Mental health is commonly discussed in newspapers nowadays, where it is claimed that depression and anxiety are greatly increasing (Batty, 2011; Street-Porter,2010). However there is disagreement whether more treatment interventions are needed (Swinson cited by Batty, 2011), or the diagnosis is flawed (Street-Porter ,2010). Elsewhere there are conflicting opinions about reasons for the increase. Barker (2010) cites Wakefield (1992) arguing that psychiatric conditions are difficult to assess, and Shorter & Tyrer (2003) arguing that depression is similar to anxiety and psychosis, and that diagnosis is problematic. However Winnicot (1988), cited by Barker et al (2010:31) argues that reactive ...view middle of the document...
She points out that the nation has become obese and unhealthy, and advises that it is best to disregard invalid lifestyle advice in the media, to be thinner, richer and more successful, avoiding discontent. She suggests that it is acceptable to claim an inability to cope, which nowadays has little stigma. She reiterates that women are bombarded with images of youthfulness, with which they are unable to compete. Women feel fragmented by multiple roles!
However, Batty (2011) argues mental ill-health may be increasing. Anxiety and depression have been medicalised and accepted as valid illnesses. The World Health Organisation (WHO) state that depression is a pandemic of modern populations (Murray, Lopez, 1995), cited in Barker (2010:33) Academic research by the House of Commons, cited by Batty, (2011), shows that prescriptions for these mental-health problems are on the rise. Batty informs that treating this pandemic is costing the nation considerable loss in working revenue, sleep-disorders and suicide. In Britain, anxiety and depression affects 1 in 6 each year and depression is costing £11BN a year, through lost earnings, NHS care, treatment, illnesses, drug prescriptions (Office for National Statistics,2009).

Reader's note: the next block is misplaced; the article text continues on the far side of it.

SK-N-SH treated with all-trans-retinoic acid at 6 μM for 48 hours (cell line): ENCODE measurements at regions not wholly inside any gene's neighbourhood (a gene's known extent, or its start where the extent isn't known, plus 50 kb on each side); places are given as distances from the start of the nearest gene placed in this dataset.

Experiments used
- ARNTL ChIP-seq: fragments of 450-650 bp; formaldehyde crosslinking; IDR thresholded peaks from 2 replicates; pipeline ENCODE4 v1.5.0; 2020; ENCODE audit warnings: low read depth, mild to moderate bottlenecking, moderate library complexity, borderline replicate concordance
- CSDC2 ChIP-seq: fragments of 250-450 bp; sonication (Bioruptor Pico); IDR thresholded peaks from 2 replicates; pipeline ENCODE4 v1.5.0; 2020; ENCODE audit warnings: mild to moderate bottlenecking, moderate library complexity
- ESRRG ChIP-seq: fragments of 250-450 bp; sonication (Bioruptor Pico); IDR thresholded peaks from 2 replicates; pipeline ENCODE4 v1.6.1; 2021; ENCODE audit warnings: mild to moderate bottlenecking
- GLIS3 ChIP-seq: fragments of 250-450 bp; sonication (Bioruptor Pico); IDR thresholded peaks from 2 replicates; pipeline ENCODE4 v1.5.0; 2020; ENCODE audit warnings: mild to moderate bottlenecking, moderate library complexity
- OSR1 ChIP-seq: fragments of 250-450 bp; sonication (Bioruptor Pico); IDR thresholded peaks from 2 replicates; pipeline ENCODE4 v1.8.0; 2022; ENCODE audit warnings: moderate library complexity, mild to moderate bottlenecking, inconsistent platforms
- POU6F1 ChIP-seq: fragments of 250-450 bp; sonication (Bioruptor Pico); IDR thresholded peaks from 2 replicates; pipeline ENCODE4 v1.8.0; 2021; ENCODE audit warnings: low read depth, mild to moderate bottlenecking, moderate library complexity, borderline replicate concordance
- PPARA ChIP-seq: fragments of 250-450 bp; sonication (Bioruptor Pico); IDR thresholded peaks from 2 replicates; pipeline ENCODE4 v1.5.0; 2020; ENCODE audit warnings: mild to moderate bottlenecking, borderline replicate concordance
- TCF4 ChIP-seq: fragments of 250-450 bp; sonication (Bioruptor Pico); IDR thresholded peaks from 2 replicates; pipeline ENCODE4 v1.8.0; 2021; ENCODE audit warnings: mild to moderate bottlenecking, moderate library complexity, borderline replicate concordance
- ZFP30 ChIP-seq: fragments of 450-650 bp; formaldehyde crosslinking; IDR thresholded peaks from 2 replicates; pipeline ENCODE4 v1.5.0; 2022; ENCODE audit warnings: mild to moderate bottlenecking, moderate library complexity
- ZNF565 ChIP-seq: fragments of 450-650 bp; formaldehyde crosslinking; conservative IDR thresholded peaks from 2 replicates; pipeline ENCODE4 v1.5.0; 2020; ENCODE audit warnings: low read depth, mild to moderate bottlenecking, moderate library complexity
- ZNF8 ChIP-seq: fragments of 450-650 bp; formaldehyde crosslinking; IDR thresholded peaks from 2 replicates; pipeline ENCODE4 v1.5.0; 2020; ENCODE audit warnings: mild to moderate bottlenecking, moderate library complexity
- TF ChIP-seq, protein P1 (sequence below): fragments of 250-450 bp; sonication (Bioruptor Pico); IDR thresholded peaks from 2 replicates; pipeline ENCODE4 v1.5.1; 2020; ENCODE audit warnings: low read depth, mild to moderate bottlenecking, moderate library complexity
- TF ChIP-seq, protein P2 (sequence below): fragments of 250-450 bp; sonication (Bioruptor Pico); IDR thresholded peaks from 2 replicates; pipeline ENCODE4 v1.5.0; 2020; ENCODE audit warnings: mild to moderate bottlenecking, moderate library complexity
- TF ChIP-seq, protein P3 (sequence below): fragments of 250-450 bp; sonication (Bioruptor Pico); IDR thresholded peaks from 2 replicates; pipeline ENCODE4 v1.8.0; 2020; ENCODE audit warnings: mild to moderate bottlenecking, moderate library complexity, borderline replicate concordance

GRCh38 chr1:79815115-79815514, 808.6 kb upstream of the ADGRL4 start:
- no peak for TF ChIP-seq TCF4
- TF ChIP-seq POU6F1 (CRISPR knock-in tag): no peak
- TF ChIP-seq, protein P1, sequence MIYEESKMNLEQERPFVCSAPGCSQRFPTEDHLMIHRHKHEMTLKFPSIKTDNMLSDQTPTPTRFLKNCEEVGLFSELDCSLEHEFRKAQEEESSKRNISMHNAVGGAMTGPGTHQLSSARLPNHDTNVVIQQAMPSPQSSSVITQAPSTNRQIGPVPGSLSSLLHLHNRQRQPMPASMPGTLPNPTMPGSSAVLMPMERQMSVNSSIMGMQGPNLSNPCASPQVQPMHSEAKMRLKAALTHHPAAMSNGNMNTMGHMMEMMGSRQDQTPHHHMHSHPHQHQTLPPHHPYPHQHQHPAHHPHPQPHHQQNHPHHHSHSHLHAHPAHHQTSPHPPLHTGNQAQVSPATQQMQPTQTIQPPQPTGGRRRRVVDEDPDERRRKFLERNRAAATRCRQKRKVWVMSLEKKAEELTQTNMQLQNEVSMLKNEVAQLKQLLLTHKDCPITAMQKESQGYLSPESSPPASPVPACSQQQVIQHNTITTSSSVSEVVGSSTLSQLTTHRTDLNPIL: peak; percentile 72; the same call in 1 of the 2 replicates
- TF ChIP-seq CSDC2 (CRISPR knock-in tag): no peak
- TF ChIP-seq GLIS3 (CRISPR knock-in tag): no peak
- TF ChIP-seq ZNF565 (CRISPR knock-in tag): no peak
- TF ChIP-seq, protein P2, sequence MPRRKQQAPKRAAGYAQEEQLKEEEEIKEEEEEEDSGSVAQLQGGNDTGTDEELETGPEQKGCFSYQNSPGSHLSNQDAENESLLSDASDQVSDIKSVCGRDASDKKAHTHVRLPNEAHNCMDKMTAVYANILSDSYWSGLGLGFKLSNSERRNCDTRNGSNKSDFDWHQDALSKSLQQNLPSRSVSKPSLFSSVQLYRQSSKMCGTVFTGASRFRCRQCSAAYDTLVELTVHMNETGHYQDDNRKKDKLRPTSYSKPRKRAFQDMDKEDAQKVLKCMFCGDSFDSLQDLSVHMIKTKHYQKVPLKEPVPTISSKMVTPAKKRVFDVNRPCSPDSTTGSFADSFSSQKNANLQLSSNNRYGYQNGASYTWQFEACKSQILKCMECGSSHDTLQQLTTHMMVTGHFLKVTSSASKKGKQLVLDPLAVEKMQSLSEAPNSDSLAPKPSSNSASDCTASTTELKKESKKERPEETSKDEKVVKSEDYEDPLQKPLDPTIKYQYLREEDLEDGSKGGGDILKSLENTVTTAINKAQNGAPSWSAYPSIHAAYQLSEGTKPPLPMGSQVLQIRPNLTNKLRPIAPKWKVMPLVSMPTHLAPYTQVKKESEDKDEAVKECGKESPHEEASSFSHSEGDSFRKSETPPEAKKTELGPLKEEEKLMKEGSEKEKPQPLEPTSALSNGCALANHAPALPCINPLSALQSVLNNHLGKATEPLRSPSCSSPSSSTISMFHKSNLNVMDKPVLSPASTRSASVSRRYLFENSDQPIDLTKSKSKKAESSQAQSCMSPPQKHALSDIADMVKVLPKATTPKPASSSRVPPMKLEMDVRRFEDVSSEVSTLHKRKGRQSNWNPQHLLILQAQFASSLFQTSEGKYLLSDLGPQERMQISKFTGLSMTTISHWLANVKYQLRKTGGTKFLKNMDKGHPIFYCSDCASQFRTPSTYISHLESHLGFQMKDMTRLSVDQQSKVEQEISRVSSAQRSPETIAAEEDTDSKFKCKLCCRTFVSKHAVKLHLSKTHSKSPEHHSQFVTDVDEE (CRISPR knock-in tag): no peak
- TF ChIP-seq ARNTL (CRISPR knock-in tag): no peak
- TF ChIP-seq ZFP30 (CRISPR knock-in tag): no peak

There may be several reasons for the increase in diagnosed mental health problems. These include economic downturn and better public awareness, as suggested by Paul Farmer (Chief Executive of Mind, a mental health charity), cited by Batty (2011). Other reasons include less stigma in seeking treatment for psychological problems, greater NHS access to talking therapies, and greater knowledge of pharmacological interventions. However, social stigma on mental illness is still evident to some extent (Pilgrim 2005) cited in Barker (2010:4) but this is diminishing, although it may hinder finding employment.
Layard (2006), argued in the Depression Report, cited by Batty (2011), for greater availability of mental health treatments. As a result, many CBT therapists have been trained, and access to psychological therapies has been made easier through the IAPT initiative, (Improved Access to Psychological therapies).
Many authors write about own experiences of depression (Barker et al, 2010:2). This serves to make depression more accepted.
Before treatment there must be diagnosis. Barker et al (2010) explain that diagnosis for psychiatric illnesses first evolved during the 19th century. It first focused on madness (mania), dementia praecox (schizophrenia) and melancholia (depression). The German psychopathologist, Emil Kraeoelin (1883) classified 3 aspects called medical naturalism (Hoff, 1995), that mental illnesses are genetic, separate, fixed and deteriorating and needed medical control. The Victorians believed that mental illness was genetically caused.
Research into mental health issues evolved from a eugenic ethos of the Victoria era, whereby the birth rate of the lower classes was supressed, as it was thought...